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JP Doggett

Summary of a discussion on 11th March with members from General Mills, Atlas Copco, Corbion, Aston Martin, Unilever, Alstom, GSK focusing on an implementation of concurrent led by Ayse Gul at British American Tobacco with Alexis Rotenberg of Kinaxis.

 

What participants wanted to improve about their current planning processes

  • Visibility and responsiveness to demand and supply volatility i.e. agility
  • Scenario modelling capability including financial impacts
  • Data-driven decisions
  • Integration of planning & execution

 

Key takeaways

  • Concurrent planning isn't a monolithic process or technology but should be adapted according to the industry / supply chain archetypes (MTO, MTS etc.) and the existing levels of maturity related to data management, process centralisation & stability and collaboration with partners
  • It's vital to define exactly what is meant by 'agility' among all stakeholders. There are three types of agility:
    1. Faster decision-making, especially in response to disruption: for example, Lenovo was able to increase market share by responding faster to supply chain disruption
    2. Shorter planning cycles: no matter what your maturity or cadence now, moving to shorter cycles will bring benefits even in industries like steel-making
    3. Closing planning & execution gaps
  • You can't (re)design a process independently of the technology that will enable it...it's like having a war strategy without knowing what weapons you have available
  • Improvements can be realised at all levels of maturity:
    1. Less mature: simply connecting the data to better visualise it is a worthwhile first step
    2. More mature: breaking down internal silos in planning 
    3. High maturity: integrating supply chain partners and execution systems although this can be especially complex in organisations with multiple legacy systems in place
  • A quick win is being able to change the prioritisation of customer segments on the fly and immediately see the impacts on all horizons

 

BAT's implementation of concurrent planning

  • Started implementation in 2019 and due to complete in Q1 2022
  • Business case was stated in terms of both tangible benefits (e.g. working capital preservation including through better inventory control of higher value products) and intangible benefits (e.g. a better way of dealing with volatility and disruptions than manipulating Excel sheets)
  • All key cross-functional stakeholders including senior management spent a lot of time at the beginning to thoroughly define agility and what value they wanted to extract from concurrent planning
  • Planning is split into supply and demand teams. Supply planning is more centralised with 3 main global hubs (compared to spread over circa 100 country-based teams for demand planning) and, although more complex, had quite well established processes
  • Implementation has been phased across regions in nine deployment waves following an agile methodology where learnings from the first waves inform subsequent waves
  • Started with core planning and then expanding which could either further improving core planning or more focused on supplier collaboration
  • Already had good process at a short-term, tactical level supported by a control tower but wanted to integrate suppliers who now log in directly which enables scenario planning based on supplier data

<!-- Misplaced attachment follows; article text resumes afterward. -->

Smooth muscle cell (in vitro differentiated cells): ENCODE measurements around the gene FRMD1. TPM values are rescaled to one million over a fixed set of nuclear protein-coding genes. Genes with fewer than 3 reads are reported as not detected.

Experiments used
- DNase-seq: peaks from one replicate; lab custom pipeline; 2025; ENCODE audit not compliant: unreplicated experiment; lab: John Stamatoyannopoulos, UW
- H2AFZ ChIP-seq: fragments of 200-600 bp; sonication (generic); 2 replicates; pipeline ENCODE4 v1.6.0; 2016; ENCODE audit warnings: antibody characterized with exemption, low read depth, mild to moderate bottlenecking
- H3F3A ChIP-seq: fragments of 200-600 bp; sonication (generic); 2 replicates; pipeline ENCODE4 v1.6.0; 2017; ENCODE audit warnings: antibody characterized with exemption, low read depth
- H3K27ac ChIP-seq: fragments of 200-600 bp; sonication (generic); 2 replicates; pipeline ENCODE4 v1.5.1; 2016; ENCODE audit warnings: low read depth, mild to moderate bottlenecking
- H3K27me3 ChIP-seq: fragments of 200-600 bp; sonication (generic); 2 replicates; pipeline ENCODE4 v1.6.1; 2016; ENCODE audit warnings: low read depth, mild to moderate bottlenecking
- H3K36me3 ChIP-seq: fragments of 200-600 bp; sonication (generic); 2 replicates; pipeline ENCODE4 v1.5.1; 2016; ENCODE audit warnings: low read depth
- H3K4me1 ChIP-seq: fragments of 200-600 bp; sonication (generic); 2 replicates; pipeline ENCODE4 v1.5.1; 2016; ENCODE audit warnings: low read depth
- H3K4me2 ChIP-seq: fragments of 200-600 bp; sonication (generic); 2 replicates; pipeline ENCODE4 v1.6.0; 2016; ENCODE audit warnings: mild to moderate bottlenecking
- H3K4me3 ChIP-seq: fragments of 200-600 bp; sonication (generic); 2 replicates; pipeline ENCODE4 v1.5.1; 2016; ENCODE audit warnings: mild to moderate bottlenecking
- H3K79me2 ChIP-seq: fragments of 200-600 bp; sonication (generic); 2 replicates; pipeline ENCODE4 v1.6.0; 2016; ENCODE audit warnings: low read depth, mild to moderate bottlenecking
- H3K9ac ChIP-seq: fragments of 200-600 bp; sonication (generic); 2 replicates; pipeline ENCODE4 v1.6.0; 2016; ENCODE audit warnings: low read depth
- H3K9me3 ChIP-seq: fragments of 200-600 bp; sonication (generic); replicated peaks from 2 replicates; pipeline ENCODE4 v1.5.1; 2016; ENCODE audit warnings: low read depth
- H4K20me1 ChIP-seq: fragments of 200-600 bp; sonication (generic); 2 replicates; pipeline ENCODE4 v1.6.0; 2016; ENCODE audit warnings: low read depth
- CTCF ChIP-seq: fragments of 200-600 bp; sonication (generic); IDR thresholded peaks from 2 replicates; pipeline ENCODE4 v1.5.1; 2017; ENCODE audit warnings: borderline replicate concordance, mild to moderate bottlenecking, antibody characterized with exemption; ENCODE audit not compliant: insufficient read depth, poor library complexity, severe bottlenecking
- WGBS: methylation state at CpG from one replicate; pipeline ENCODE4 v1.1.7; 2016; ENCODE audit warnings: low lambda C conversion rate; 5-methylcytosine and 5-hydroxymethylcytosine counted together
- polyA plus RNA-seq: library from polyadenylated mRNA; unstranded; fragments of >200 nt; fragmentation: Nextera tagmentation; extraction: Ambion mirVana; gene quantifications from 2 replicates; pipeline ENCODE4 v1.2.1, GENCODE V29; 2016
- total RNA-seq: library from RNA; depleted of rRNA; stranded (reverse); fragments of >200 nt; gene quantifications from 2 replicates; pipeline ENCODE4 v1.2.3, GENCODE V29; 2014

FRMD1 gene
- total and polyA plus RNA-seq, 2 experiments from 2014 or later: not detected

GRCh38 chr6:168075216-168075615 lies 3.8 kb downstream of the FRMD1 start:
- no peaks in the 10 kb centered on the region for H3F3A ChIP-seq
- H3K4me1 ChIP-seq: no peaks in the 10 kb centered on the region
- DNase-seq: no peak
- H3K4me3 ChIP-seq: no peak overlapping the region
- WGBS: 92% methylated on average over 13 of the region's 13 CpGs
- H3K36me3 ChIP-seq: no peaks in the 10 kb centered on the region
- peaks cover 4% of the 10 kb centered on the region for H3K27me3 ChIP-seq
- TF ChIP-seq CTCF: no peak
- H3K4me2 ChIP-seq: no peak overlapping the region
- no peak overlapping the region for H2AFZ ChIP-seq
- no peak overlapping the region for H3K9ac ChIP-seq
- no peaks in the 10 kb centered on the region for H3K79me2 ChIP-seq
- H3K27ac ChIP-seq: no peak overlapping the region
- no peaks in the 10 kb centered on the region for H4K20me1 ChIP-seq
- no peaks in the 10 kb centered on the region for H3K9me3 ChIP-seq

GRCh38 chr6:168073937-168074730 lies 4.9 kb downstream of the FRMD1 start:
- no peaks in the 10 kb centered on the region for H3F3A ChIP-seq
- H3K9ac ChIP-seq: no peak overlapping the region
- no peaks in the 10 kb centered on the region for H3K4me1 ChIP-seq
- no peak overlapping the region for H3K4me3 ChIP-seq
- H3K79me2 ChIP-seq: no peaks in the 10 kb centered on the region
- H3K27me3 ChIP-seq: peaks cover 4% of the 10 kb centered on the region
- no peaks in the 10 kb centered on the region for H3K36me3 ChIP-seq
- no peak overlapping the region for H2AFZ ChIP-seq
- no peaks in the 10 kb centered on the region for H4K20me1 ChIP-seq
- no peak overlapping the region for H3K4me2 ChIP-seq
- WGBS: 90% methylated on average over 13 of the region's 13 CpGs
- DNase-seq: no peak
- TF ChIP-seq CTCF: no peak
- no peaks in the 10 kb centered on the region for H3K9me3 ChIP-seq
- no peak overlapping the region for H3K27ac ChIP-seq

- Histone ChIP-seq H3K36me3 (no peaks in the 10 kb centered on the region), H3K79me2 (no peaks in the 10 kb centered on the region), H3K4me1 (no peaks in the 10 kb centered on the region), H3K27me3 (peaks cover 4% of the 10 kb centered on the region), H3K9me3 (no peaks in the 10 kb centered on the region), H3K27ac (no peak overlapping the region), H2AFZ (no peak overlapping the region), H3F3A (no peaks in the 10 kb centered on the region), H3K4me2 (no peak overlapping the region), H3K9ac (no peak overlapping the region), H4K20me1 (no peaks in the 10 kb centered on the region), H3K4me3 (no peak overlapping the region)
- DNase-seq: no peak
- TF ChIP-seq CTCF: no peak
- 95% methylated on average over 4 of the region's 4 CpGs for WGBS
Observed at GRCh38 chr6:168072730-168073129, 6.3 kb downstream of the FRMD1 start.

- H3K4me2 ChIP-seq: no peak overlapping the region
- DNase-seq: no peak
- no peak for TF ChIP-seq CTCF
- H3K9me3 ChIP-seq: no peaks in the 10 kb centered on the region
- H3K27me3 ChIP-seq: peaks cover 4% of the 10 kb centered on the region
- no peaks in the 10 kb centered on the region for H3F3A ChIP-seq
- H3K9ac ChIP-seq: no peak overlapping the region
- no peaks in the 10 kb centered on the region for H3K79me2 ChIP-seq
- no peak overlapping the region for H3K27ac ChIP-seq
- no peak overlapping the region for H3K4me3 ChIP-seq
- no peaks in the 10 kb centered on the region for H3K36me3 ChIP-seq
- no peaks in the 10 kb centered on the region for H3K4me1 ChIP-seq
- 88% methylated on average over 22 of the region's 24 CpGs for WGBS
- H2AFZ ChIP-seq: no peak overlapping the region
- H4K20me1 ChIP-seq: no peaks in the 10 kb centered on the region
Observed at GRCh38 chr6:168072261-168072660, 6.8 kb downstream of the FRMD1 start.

Change management

  • As mentioned above, a critical first step is to thoroughly define agility among all stakeholders and have a clear understanding of what the desired improvements should be
  • Data management: BAT already had a global master data team and data stewards for governance. It took 3-4 years to establish mature processes from an already good base where the impact of different objects was well understood and different rules established according to their contexts
  • User adoption & process compliance: this was the highest priority KPI at BAT. Daily and weekly checkpoints were set to monitor adoption and compliance to understand which processes and workbooks were being used and when. This feedback helped fine-tune the processes and improve adoption
  • Don't touch: several participants mentioned analysis they had done that showed that as much as 70% of the manual touches in planning made no difference, either because they were too small or because, taken together over time, they cancelled each other out. This was a major focus for BAT who mandated a manual planning horizon of one week (instead of the typical 4-24 weeks) and compliance was reported to senior management. Once people began to see that the system helped them, process compliance reached 95%+
  • Centres of Excellence: a lot of emphasis was placed on leveraging key individuals who understood both operations and IT to help progress application support teams into truly cross-functional CoEs. Rather than a siloed approach of being referred to one application team or another, there was cross-application support and IT and subject-matter experts are able to speak the same language

 

Other insights:

  • Not everything can be captured by tools and systems - much effort has gone into supplier relationships to reinforce flexibility when required
  • It's also important to consider the timeliness and accuracy of intelligence feeding into planning systems
  • One possible outcome from taking a concurrent planning approach is redefining planning roles so that, rather than defining and demand or supply planners, they become more like 'network planners' and can structure around aptitudes for short-term or longer-term planning

See also previous discussions:

 

 

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